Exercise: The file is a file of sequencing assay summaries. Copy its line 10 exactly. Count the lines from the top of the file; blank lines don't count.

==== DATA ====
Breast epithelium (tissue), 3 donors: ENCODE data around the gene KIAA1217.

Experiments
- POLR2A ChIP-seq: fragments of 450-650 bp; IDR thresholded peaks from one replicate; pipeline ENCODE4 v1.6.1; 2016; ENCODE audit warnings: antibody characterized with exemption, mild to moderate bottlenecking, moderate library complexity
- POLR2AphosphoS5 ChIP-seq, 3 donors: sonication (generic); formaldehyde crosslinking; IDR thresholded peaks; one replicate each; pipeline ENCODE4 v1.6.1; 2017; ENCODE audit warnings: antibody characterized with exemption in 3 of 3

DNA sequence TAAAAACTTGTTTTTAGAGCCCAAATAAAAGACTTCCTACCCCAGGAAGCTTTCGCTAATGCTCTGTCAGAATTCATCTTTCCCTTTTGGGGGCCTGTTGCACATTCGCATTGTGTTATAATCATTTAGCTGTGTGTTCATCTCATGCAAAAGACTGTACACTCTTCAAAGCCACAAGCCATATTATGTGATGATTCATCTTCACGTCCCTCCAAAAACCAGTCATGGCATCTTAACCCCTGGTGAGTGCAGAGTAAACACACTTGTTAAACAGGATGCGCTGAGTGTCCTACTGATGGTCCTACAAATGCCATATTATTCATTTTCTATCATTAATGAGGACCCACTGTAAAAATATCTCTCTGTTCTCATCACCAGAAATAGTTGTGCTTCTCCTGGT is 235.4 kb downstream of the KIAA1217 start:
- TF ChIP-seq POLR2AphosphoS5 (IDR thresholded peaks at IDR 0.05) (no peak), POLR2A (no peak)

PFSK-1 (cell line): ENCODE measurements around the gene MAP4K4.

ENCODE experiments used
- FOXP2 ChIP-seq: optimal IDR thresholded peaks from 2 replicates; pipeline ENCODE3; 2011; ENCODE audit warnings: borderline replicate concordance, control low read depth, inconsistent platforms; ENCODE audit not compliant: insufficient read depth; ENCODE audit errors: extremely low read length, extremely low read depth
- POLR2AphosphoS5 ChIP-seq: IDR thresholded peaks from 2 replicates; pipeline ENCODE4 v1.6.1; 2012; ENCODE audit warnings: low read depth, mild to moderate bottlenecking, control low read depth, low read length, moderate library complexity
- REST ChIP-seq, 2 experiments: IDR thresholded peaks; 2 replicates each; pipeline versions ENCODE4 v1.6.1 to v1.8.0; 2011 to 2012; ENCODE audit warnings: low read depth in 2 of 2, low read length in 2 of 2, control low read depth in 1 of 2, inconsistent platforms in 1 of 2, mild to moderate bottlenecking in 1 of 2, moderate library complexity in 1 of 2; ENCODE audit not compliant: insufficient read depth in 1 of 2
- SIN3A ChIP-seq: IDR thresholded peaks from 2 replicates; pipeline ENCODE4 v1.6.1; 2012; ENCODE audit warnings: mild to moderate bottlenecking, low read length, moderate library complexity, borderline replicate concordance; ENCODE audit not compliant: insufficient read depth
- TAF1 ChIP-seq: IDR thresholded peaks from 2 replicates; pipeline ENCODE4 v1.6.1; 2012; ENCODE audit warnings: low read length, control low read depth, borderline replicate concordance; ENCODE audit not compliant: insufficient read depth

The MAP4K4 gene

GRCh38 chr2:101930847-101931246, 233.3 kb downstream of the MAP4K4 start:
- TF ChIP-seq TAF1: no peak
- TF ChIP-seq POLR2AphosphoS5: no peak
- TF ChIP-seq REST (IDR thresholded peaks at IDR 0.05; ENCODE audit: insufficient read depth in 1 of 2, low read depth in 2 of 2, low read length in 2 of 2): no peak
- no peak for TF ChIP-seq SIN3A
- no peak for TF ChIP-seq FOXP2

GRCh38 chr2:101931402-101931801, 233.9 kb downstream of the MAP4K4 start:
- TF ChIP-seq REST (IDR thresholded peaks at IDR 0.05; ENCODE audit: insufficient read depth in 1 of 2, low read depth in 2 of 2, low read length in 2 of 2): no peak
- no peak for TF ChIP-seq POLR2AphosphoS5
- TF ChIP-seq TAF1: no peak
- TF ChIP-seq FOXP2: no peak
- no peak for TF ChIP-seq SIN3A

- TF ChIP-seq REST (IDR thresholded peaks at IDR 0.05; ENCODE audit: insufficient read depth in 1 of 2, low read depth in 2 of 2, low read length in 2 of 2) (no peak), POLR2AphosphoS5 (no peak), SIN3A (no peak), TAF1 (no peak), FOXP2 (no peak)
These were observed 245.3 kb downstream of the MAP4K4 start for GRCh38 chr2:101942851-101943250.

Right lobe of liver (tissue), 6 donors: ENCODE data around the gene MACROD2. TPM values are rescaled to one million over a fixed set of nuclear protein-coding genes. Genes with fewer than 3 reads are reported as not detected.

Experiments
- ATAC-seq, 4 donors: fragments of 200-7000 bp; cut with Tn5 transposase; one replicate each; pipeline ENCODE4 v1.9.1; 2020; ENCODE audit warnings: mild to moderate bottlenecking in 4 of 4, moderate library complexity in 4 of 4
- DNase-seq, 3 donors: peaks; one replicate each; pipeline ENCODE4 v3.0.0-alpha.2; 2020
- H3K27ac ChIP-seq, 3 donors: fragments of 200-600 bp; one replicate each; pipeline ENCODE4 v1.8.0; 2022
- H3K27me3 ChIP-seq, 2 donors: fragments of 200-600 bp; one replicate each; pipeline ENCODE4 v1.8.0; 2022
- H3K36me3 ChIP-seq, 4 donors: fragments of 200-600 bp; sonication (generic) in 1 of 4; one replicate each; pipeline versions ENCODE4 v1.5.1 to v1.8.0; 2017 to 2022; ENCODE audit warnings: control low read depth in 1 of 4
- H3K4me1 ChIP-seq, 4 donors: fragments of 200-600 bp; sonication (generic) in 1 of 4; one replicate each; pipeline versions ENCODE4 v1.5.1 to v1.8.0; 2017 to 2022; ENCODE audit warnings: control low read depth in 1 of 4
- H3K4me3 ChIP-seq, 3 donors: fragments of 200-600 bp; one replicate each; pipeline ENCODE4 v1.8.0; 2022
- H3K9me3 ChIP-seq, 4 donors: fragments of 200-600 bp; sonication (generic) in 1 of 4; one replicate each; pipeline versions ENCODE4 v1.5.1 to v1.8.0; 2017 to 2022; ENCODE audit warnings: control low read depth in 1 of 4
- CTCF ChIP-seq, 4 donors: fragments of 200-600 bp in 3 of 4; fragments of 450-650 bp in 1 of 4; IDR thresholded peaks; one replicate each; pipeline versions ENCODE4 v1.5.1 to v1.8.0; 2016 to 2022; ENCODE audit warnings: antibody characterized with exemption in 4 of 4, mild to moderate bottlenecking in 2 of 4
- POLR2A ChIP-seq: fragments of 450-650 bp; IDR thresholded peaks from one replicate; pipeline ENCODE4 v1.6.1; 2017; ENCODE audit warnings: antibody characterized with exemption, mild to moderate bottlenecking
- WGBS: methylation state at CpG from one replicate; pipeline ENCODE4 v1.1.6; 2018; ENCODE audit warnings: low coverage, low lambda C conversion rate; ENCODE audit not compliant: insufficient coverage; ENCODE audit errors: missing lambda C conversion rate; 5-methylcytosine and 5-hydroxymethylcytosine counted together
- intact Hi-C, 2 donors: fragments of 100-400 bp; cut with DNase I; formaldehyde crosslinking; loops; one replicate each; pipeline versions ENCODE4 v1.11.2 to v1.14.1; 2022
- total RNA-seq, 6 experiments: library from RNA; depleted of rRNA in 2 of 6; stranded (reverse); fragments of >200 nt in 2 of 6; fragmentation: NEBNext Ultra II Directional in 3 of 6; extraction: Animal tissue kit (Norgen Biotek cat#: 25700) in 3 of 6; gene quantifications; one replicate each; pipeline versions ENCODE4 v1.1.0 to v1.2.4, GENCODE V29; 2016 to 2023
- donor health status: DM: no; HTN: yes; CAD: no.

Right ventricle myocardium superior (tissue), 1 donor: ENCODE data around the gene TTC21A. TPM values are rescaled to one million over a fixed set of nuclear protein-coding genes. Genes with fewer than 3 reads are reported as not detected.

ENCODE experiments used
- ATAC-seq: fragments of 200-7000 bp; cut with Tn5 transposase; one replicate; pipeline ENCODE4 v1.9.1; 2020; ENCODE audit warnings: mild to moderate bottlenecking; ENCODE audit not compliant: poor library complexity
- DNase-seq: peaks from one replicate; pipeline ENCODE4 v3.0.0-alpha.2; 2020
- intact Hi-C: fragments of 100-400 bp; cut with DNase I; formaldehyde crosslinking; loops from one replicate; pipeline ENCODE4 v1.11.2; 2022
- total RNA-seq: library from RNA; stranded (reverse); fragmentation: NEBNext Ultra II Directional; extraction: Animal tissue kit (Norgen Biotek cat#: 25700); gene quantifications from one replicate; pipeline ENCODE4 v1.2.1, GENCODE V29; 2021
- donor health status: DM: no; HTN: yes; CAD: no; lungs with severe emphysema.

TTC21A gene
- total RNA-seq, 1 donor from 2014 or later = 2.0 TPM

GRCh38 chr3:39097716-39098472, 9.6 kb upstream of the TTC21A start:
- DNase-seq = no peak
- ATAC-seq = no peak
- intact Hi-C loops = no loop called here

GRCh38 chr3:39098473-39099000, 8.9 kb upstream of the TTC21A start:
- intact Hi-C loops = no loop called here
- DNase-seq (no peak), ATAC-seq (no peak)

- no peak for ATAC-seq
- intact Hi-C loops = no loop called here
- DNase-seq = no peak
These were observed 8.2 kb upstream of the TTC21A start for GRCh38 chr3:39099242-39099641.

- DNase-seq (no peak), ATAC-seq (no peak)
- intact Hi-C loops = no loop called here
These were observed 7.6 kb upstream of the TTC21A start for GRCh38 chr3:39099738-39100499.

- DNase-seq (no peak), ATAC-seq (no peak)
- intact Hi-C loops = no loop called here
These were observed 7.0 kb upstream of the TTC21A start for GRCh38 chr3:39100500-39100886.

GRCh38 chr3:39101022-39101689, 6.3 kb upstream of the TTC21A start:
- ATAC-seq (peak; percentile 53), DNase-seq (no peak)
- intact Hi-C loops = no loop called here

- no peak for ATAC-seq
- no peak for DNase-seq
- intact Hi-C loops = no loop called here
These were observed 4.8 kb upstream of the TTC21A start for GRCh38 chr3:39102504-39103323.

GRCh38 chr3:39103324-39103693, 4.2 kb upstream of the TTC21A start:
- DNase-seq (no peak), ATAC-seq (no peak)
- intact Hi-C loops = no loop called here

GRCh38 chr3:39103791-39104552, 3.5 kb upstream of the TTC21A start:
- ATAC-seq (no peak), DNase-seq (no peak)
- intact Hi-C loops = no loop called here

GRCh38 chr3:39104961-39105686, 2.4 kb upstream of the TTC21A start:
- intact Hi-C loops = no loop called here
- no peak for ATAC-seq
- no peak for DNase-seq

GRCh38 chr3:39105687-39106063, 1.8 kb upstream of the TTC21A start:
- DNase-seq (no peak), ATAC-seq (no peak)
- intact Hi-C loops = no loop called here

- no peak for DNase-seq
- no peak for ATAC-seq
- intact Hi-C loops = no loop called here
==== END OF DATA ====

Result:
- POLR2AphosphoS5 ChIP-seq: IDR thresholded peaks from 2 replicates; pipeline ENCODE4 v1.6.1; 2012; ENCODE audit warnings: low read depth, mild to moderate bottlenecking, control low read depth, low read length, moderate library complexity